Pavithra Srinivasan reviews the Tamil film, Kadhal Solla Vandhen.
Funny, quirky love stories have always had a unique place in Tamil cinema, and a few directors have managed to pull off the fine balance between hilarity and angst.
Director G Boopathy Pandian, who's given movies like Thiruvilaiyadal Arambam and Malaikkottai, tries to tread the same path with S 3 Films' Kadhal Solla Vandhen (I Came to Tell you My Love). He does run into a few problems, though.
It's all fun and games, to begin with. The story's set in Trichy, and you have flaky, fun-loving youngster Nanu Prabhu (Balaji), stepping into college from school with his friend Petha Perumal (Sabesh Karthik), and the freedom of it all blows him away.
Born into a carpenter's family (R Sundarrajan is his father), for Prabhu, it's as though life has begun all anew. And then, he catches sight of the beautiful Sandhya (Meghna Sundar) as she stands underneath a tree and flowers shower on her. Its love at first sight and he waltzes in new-found happiness, singing to the melodious Oh Shala until he finds out that she's older to him by a couple of years.
But Prabhu is persistent. Ignoring the dictates of his friends, he tumbles headlong into romance, finding ways to turn away Sandhya's other suitors. These sequences are amusing; it's rather nice to watch the lanky kid outwitting others stronger than him.
Sandhya is amused by him, indulgent, and obviously fond of him -- a little too much, judging by her body language. But then, the path of love is never tranquil, and difficulties soon pop up: Sandhya's people have brought her an alliance, and she seems to fall in with their wishes as well.
Up to this point, everything is good. The screenplay's fairly racy, and you're caught up in Prabhu's antics enough to wonder what's going to happen. Post intermission, however things begin to fall apart steadily.
Balaji (from the TV series Kana Kaanum Kalangal) is a neat find; he certainly can carry out the tasks he has been assigned with reasonable fluidity. His eyes dance with mischief and he plays the part of the irrepressible youngster part well, but he does lack screen presence, and can't carry the story on his own. The problem is compounded by the script too.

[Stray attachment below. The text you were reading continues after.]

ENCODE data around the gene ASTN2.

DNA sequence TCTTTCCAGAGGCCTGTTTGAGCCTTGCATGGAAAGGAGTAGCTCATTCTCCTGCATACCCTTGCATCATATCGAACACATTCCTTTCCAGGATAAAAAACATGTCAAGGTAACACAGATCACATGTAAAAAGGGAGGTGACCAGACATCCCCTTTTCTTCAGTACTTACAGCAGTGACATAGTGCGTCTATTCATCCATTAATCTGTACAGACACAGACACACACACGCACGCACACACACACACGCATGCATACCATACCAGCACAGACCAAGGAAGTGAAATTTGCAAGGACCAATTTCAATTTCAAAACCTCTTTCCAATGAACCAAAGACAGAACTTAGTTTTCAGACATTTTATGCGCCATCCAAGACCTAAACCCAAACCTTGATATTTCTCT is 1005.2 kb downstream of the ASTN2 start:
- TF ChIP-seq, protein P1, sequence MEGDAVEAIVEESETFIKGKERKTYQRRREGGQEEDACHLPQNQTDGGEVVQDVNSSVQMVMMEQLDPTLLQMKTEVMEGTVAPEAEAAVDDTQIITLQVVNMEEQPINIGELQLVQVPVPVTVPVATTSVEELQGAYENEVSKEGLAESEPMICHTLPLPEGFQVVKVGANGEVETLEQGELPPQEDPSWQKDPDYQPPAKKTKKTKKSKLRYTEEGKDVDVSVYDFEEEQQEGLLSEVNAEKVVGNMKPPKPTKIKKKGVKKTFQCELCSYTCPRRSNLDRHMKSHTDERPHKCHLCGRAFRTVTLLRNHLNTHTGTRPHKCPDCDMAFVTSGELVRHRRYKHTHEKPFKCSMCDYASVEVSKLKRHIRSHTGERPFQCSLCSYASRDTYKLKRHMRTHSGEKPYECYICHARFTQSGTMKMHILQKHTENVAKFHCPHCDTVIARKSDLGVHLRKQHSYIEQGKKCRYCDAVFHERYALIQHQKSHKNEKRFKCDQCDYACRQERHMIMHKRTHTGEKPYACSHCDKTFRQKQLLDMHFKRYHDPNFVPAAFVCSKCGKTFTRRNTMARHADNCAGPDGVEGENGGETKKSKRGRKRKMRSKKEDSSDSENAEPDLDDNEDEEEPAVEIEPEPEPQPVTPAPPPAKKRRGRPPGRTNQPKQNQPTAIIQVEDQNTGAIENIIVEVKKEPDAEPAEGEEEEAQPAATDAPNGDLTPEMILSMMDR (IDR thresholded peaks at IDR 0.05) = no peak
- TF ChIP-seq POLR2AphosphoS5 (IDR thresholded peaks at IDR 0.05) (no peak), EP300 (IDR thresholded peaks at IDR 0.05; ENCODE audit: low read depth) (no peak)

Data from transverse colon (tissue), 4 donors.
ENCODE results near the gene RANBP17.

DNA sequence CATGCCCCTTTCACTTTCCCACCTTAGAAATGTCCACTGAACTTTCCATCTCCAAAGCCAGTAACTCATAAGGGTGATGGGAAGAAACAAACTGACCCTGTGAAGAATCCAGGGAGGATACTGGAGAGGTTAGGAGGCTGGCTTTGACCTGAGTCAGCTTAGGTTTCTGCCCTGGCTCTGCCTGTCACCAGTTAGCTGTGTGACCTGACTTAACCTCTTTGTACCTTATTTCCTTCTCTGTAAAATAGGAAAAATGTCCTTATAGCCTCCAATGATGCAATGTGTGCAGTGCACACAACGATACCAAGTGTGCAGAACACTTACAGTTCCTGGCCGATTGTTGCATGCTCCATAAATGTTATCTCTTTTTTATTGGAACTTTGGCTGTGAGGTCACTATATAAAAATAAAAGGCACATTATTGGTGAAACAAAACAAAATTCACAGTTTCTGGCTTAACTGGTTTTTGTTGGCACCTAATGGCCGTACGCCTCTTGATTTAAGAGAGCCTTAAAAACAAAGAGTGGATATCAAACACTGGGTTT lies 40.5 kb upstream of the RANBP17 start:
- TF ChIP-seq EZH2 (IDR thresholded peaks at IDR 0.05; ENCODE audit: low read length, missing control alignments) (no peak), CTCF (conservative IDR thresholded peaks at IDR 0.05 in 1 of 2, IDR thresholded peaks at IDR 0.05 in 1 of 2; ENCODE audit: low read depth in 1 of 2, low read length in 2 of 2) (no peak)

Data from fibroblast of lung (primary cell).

Meghna Sundar looks mature, pretty, and resembles Nayanthara [ Images ] at certain points, thereby giving away which movie the director has been inspired from, at several points.
Sabesh Karthik, with his antics and one-liners sets the aisles rolling in laughter, while several others appear in blink-and-miss roles.
Director Boopathy Pandian has obviously been influenced by Selvaraghavan: the first half's quirky appeal and mischievous moments have his touches everywhere. Angst and emotion is often alleviated by humour and it looks like the director had no very clear idea about where one ended and the other began. So you have silly conversations suddenly pop up in the middle of serious situations.
Movies like Manmadhan, Kadhal Konden, 7G Rainbow Colony, Yaradi Nee Mohini have all been liberally inspired from, and the climax, which is supposed to shock you, doesn't.
Yuvan Shankar Raja's music is hum-worthy: Enna Enna Agiren is another delightful addition to Oh Shala. The background score passes muster.
Raana's cinematography is peppy and quick; giving the swiftness necessary for a movie like this, while Praveen-Shrikanth, in charge of the editing, try to make sure the movie progresses reasonable fast.
Now, if only the director had shown some logic and rationale in the story instead of re-working several other earlier films, this movie might have lived up to the promise it generates in the first half.